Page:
If other players move on and leave just one player at the planet then roll on the reaction to occupation table and handle it as normal.

If three or more players are involved and they really all want to fight it out they should play an elimination round (two fight and the victor fights the third) or organise a special three or four way game with the Gamesmaster’s help.

The point about multiple players at planets is that it is up to the players to negotiate, bluff, plead and bribe their way to the solution they would like.

* Battlefleet Gothic Tie-in If the players wish, they could play a game of BFG to decide which fleet gets to the planet first with the victor then invading and playing a game of 40K against the natives if they resist.

e) At an owned planet at the same time as one or more other players

The Gamesmaster should first speak to each player individually just as if they were the only player at the planet. This is because one player might have a scanner and the other not, or one player might be a different race and be able to detect more or less than the other player. A player with a scanner will know what type of planet is at stake in the ensuing negotiations and what player he will have to face if he invades, but a player without one will be working in the dark.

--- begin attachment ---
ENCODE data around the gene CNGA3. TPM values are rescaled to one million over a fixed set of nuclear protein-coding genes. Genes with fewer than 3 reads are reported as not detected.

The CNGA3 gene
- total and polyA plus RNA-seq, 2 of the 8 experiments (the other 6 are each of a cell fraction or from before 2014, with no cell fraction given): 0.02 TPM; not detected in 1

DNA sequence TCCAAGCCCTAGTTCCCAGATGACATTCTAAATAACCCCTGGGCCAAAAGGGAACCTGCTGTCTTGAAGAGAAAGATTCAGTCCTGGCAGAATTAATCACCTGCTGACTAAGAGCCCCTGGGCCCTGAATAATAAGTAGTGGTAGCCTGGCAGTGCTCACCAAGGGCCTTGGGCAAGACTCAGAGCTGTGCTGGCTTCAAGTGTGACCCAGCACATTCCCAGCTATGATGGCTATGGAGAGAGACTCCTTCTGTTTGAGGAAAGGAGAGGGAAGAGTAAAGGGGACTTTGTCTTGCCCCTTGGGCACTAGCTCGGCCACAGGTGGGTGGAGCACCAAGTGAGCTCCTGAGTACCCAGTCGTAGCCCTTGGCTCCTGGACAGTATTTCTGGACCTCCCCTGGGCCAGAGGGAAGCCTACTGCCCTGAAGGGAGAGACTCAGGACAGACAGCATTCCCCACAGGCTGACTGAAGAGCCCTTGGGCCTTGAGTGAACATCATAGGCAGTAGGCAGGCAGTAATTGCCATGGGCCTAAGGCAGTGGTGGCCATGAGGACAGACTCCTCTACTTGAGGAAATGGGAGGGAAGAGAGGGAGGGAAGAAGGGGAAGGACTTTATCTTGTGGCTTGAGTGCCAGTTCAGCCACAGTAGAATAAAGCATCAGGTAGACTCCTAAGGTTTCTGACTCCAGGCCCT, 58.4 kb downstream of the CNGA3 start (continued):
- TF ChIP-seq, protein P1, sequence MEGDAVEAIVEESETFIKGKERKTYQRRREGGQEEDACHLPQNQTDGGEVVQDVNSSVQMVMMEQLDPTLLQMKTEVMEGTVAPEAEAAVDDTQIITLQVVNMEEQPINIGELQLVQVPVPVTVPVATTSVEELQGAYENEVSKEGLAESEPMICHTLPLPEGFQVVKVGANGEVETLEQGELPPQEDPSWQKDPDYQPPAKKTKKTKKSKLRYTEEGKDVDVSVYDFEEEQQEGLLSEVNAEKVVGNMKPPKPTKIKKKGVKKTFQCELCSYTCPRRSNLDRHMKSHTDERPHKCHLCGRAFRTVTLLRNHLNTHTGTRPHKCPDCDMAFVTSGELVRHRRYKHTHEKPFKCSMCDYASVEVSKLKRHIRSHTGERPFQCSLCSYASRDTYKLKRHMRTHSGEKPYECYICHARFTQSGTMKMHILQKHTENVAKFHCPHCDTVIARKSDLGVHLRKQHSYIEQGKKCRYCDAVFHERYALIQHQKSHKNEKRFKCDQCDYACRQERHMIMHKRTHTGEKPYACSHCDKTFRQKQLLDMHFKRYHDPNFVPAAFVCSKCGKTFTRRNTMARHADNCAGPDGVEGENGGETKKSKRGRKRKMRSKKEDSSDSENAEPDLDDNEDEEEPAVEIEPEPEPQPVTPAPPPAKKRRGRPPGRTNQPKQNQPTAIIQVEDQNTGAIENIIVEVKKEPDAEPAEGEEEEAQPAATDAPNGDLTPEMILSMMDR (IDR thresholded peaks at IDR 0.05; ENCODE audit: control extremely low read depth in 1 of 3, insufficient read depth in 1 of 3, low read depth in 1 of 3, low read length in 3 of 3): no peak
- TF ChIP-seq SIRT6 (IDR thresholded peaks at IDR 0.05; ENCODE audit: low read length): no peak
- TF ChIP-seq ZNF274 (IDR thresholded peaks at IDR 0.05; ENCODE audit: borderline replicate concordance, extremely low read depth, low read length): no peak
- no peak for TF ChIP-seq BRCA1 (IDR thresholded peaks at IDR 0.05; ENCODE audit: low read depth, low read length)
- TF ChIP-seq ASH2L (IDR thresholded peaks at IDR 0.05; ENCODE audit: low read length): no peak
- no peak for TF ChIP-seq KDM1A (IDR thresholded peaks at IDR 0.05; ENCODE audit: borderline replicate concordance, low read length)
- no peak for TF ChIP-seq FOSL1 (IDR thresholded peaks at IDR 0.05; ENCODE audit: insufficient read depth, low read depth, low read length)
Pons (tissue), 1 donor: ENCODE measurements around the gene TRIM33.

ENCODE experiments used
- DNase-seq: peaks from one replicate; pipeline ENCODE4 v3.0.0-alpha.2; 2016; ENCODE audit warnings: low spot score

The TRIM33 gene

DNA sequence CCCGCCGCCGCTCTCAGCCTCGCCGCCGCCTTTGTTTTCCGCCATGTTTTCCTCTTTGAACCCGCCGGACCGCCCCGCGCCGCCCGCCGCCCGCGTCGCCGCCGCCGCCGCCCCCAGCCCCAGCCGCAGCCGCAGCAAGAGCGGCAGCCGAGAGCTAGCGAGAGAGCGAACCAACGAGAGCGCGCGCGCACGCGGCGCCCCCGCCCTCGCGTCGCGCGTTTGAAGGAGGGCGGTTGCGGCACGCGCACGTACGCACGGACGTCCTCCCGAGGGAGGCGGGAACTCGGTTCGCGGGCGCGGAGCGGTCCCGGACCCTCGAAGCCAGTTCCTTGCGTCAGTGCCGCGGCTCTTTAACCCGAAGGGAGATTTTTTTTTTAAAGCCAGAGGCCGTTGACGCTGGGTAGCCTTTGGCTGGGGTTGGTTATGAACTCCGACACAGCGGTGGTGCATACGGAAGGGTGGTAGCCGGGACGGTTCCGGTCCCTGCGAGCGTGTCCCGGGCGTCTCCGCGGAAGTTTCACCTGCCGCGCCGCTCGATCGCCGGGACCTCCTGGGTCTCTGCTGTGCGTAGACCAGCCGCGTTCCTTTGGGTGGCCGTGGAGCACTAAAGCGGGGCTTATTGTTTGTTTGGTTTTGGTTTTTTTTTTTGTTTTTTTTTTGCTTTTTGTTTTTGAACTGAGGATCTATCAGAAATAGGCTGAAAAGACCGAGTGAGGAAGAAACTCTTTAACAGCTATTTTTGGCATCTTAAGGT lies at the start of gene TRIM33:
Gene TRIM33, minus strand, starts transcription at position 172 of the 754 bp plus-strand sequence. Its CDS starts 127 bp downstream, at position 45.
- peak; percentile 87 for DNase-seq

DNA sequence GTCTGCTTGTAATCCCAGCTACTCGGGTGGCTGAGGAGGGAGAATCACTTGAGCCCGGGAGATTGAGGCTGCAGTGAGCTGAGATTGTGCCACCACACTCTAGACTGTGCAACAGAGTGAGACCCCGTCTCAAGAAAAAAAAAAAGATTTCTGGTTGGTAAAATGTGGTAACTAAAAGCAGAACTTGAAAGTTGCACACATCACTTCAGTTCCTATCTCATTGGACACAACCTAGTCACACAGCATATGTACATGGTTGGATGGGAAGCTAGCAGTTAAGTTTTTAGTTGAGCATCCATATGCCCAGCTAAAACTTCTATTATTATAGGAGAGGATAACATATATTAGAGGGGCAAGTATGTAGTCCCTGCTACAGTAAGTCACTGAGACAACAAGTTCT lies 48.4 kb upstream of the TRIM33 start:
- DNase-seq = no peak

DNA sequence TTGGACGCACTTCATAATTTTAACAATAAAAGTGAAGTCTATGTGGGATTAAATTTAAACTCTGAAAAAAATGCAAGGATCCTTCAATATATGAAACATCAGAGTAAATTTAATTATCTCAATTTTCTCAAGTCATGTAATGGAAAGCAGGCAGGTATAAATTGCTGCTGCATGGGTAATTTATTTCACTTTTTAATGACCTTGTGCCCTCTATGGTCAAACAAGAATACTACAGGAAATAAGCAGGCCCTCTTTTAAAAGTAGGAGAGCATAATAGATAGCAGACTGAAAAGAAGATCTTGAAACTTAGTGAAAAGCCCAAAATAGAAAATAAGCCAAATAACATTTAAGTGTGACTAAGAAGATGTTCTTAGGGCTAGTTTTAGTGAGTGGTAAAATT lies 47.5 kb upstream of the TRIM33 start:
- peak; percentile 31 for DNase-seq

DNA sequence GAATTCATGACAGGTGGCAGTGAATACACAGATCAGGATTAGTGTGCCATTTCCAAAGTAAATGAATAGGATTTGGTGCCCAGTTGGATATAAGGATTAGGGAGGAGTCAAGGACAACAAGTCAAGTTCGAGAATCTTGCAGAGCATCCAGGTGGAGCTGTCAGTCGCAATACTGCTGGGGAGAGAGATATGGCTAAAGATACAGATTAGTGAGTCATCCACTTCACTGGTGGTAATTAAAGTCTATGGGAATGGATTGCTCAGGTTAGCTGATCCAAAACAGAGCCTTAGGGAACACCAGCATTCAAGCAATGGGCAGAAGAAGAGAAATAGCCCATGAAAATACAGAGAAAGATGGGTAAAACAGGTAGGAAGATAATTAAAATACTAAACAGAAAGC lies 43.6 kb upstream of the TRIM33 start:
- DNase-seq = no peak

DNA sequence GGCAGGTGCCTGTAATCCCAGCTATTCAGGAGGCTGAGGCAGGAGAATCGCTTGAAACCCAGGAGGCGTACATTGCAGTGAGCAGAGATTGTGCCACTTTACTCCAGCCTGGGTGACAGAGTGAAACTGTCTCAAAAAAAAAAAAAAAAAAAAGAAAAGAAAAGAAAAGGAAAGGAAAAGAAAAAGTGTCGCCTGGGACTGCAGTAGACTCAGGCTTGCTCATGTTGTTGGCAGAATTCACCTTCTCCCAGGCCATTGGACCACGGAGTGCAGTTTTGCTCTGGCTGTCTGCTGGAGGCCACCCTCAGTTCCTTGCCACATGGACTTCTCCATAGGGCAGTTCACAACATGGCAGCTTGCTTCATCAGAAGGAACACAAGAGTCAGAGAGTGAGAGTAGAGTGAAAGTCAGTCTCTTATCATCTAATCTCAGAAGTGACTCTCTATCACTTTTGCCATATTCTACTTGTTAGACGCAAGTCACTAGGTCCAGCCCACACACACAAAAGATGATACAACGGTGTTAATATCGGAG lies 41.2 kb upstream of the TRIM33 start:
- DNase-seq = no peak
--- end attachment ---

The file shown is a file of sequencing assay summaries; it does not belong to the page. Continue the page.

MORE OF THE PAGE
Once the players have been told as much as they are entitled to know they start negotiations with each other. They should first try to negotiate a solution amongst themselves– will one of them try to move on, do they all want to invade, is one or more of them going to back off and so on.

If these negotiations result in just one attacker invading the planet then the other fleets may move on unimpeded – the planetary owner is too busy defending his planet to try to stop them.

If negotiations result in an assault on the planet by more than one player then deal with it as for multiple attacks on a neutral planet – the attackers must play an elimination game first, or the Gamesmaster can help to set up a multiple-player game of 40K. This is difficult to do fairly in this situation though, and the owner of the planet always has the right to insist on an elimination round rather than having to take part in a three-way battle (or more).

* Battlefleet Gothic Tie-in If players wish they could play a game of BFG to decide who gets to invade the planet.

f) At a special location

Players at a special location are just instructed accordingly by the Gamesmaster. We have some suggestions for special locations in the advanced rules section.